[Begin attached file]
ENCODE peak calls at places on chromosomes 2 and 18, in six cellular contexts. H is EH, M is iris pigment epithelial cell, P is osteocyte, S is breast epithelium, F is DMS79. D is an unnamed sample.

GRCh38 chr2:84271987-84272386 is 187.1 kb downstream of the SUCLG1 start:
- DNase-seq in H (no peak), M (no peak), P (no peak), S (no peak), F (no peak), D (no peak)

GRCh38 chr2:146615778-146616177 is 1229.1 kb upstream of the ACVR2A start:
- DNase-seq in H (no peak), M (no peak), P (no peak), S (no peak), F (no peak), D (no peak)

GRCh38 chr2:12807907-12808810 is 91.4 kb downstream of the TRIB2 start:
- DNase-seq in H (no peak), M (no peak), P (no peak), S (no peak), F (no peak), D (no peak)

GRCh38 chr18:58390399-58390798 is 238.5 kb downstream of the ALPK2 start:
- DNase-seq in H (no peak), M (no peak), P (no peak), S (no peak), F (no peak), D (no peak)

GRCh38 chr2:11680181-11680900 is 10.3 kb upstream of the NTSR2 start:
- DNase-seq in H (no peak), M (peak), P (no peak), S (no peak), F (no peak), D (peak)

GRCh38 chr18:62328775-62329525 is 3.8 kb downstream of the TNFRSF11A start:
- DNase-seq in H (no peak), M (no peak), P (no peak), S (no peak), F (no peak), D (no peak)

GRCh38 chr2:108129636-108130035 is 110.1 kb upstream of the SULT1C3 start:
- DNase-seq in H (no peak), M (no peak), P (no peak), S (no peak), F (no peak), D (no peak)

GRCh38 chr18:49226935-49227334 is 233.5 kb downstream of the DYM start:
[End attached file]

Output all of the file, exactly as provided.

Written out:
ENCODE peak calls at places on chromosomes 2 and 18, in six cellular contexts. H is EH, M is iris pigment epithelial cell, P is osteocyte, S is breast epithelium, F is DMS79. D is an unnamed sample.

GRCh38 chr2:84271987-84272386 is 187.1 kb downstream of the SUCLG1 start:
- DNase-seq in H (no peak), M (no peak), P (no peak), S (no peak), F (no peak), D (no peak)

GRCh38 chr2:146615778-146616177 is 1229.1 kb upstream of the ACVR2A start:
- DNase-seq in H (no peak), M (no peak), P (no peak), S (no peak), F (no peak), D (no peak)

GRCh38 chr2:12807907-12808810 is 91.4 kb downstream of the TRIB2 start:
- DNase-seq in H (no peak), M (no peak), P (no peak), S (no peak), F (no peak), D (no peak)

GRCh38 chr18:58390399-58390798 is 238.5 kb downstream of the ALPK2 start:
- DNase-seq in H (no peak), M (no peak), P (no peak), S (no peak), F (no peak), D (no peak)

GRCh38 chr2:11680181-11680900 is 10.3 kb upstream of the NTSR2 start:
- DNase-seq in H (no peak), M (peak), P (no peak), S (no peak), F (no peak), D (peak)

GRCh38 chr18:62328775-62329525 is 3.8 kb downstream of the TNFRSF11A start:
- DNase-seq in H (no peak), M (no peak), P (no peak), S (no peak), F (no peak), D (no peak)

GRCh38 chr2:108129636-108130035 is 110.1 kb upstream of the SULT1C3 start:
- DNase-seq in H (no peak), M (no peak), P (no peak), S (no peak), F (no peak), D (no peak)

GRCh38 chr18:49226935-49227334 is 233.5 kb downstream of the DYM start: